It’s not just about the MCU
It’s primarily about the MCU, but there are other things to consider. For example, is there an evaluation platform available? What about a hardware development kit? Software development tools can be crucial to supporting fast time to market and optimal system performance.
Does the integrated development environment (IDE) include all the tools needed to speed time to market? A basic IDE includes a source code editor, build automation tools, and a debugger. Is that enough? More comprehensive IDEs can include a compiler, interpreter, or both.
And there’s the broader software development environment, such as a version control tool or tools for developing GUIs and other HMIs, as well as communications interfaces. Does the development team benefit from an IDE that integrates easily into an object-oriented software development environment? If the development team is geographically dispersed, is a web- or cloud-based IDE available?
The availability of drivers, peripherals, real-time operating system kernels, support for audio and voice processing, support for machine learning, computational accelerators, cloud connectivity, and special functions like motor control, functional safety, and wireless networking are all factors to consider.
Supply chain considerations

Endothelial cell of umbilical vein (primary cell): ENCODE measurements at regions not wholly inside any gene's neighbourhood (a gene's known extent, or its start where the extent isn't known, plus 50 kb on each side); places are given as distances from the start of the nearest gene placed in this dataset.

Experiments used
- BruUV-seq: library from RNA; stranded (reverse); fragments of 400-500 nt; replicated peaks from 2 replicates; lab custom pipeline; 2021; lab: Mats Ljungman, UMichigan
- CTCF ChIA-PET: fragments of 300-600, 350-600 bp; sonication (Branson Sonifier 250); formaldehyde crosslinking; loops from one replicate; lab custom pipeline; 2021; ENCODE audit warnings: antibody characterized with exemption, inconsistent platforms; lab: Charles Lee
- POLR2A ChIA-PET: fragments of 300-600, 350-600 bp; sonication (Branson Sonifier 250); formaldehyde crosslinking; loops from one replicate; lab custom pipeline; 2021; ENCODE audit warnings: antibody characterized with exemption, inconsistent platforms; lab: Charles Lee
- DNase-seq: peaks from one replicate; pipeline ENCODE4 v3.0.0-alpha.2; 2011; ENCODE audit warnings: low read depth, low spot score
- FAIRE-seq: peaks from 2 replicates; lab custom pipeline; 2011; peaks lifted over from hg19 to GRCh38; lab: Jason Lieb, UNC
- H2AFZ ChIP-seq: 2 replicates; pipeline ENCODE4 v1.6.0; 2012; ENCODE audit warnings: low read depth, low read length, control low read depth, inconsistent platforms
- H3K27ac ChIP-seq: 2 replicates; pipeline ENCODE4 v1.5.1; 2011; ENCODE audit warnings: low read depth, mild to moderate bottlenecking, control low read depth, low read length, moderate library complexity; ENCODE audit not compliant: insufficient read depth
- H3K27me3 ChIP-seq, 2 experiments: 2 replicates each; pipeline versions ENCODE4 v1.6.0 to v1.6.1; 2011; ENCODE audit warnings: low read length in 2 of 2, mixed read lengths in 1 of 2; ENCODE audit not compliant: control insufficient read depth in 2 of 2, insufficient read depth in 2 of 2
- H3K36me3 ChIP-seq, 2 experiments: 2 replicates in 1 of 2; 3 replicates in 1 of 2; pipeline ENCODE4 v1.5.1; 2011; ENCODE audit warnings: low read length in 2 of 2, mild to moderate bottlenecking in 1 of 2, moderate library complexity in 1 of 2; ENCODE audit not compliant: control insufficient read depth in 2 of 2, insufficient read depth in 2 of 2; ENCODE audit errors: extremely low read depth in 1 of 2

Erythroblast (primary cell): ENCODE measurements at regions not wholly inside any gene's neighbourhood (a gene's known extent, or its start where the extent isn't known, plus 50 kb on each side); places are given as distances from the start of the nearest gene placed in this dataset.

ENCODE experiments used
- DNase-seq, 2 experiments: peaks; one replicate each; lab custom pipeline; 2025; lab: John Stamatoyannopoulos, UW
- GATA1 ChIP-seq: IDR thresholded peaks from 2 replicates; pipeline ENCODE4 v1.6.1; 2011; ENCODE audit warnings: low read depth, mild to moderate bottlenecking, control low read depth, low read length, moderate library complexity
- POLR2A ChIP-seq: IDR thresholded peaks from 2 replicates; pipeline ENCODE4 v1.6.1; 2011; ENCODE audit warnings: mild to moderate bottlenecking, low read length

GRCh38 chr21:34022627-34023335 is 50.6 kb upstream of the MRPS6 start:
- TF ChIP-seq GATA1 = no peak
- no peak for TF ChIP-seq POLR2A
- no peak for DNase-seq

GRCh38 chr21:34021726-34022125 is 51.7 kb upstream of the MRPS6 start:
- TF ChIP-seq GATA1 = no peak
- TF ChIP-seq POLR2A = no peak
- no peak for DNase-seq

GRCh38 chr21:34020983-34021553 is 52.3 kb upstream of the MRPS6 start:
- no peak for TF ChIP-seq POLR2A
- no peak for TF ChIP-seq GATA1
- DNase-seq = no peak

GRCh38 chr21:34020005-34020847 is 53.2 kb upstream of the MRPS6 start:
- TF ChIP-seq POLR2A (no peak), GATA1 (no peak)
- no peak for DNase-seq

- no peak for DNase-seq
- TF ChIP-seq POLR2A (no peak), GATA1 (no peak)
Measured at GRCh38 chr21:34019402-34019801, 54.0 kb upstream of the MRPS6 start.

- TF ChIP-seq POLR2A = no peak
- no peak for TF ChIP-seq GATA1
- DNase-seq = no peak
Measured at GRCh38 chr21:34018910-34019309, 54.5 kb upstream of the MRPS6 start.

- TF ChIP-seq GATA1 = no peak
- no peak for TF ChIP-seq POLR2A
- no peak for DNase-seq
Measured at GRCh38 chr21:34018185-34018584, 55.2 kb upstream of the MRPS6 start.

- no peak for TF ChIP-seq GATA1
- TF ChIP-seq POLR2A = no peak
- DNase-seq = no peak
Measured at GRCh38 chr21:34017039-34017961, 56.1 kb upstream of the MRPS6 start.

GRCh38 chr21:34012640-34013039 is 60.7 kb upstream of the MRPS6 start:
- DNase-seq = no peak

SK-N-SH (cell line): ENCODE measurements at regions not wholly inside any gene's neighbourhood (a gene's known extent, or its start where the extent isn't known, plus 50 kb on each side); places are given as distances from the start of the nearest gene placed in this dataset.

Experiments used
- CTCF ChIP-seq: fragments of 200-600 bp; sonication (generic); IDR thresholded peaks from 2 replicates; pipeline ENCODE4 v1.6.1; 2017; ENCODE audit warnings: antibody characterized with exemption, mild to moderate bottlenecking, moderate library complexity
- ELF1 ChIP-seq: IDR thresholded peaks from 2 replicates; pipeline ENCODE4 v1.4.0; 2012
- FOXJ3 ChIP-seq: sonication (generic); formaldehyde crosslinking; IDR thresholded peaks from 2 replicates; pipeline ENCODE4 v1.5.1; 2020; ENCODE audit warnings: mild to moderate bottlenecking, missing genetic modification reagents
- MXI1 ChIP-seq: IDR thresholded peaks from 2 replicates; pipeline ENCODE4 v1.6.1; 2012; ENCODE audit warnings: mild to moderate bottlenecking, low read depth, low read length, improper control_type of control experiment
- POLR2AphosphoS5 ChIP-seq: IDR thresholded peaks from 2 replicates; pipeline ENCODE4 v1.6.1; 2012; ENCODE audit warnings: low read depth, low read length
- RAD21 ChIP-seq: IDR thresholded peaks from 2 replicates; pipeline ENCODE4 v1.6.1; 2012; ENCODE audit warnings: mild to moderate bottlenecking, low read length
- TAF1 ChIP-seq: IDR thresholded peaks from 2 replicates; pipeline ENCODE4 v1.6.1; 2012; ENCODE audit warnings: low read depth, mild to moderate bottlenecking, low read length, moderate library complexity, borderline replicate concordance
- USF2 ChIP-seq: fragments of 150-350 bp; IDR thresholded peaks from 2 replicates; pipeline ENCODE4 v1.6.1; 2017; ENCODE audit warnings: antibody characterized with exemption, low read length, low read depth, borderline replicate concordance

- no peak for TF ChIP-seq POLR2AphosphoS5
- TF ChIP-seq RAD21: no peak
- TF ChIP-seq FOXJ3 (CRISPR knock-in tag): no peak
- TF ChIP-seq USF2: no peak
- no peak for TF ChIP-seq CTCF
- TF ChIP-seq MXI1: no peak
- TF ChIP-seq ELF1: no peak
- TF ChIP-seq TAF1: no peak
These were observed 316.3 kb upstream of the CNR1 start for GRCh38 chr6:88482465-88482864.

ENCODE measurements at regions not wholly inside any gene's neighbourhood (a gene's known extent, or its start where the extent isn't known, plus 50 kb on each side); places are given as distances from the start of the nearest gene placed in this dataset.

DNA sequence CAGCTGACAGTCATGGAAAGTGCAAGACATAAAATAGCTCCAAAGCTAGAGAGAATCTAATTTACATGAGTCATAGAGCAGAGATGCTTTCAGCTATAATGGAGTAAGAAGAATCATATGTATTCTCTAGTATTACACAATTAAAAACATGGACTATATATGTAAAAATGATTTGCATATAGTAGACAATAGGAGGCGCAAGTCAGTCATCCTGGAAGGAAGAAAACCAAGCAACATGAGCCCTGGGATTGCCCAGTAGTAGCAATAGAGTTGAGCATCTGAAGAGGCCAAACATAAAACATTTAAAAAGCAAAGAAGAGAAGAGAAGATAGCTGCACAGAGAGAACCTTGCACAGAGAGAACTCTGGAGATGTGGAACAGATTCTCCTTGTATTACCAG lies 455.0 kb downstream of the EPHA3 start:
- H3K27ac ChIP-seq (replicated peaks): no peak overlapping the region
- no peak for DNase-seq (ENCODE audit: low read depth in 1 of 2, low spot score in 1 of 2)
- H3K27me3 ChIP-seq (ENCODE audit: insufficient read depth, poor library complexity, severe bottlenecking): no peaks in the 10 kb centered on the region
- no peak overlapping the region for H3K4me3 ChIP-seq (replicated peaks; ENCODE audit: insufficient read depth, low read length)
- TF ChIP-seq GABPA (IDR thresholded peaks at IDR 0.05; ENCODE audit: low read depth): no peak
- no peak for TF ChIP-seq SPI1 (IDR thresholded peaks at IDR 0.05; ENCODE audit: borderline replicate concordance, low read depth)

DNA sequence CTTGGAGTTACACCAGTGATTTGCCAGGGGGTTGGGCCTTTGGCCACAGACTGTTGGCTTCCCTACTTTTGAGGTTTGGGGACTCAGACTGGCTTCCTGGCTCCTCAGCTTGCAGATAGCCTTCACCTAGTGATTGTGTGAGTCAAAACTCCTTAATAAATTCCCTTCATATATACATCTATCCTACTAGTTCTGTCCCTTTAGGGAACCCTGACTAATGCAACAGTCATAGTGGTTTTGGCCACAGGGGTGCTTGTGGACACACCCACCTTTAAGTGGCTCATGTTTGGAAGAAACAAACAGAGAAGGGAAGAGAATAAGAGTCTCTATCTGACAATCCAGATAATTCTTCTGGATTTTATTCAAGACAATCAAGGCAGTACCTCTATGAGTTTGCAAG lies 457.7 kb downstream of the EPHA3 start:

Last but certainly not least, in today’s business environment, designers need to be alert to possible supply chain issues when specifying all electronic components, including MCUs. Factors to consider include:
- Selection of “mainstream” MCUs can be helpful. Devices that are “exotic” or too specialized can suffer supply chain issues more quickly.
- The same applies to package selection; some package styles are more readily available than others.
- The ability to have dual sources is always a good approach. Does the MCU maker have multiple front-end and back-end sources, and are they geographically dispersed? If a single point of disruption exists, the supply chain risk rises.
- When possible, designing, or at least having the ability to design, daughter cards or motherboards using different MCUs to perform identical functions can provide a hedge against disruptions.
Specifying an MCU is a critical part of system development. The MCU needs to support all current performance requirements, and it’s often useful to leave some “excess capacity” to accommodate for feature creep and added features in next-generation designs. The number of I/Os and other interfaces is important when deciding on the package for the MCU. Choosing an MCU also needs to consider the availability of peripherals, accelerators, and, for IoT devices, the ability to support ULP operation. Finally, available development tools and supply chain considerations must be factored into the decision.
10 Steps to Selecting a Microcontroller, ARM
32-bit microcontrollers, Microchip
EEMBC ULPMark, EEMBC
MCU Basic Structure/Operation, Renesas
Strategies for Choosing the Appropriate Microcontroller when Developing Ultra Low Power Systems, Analog Devices
Top 10 Embedded Software Development Tools, Sam Solutions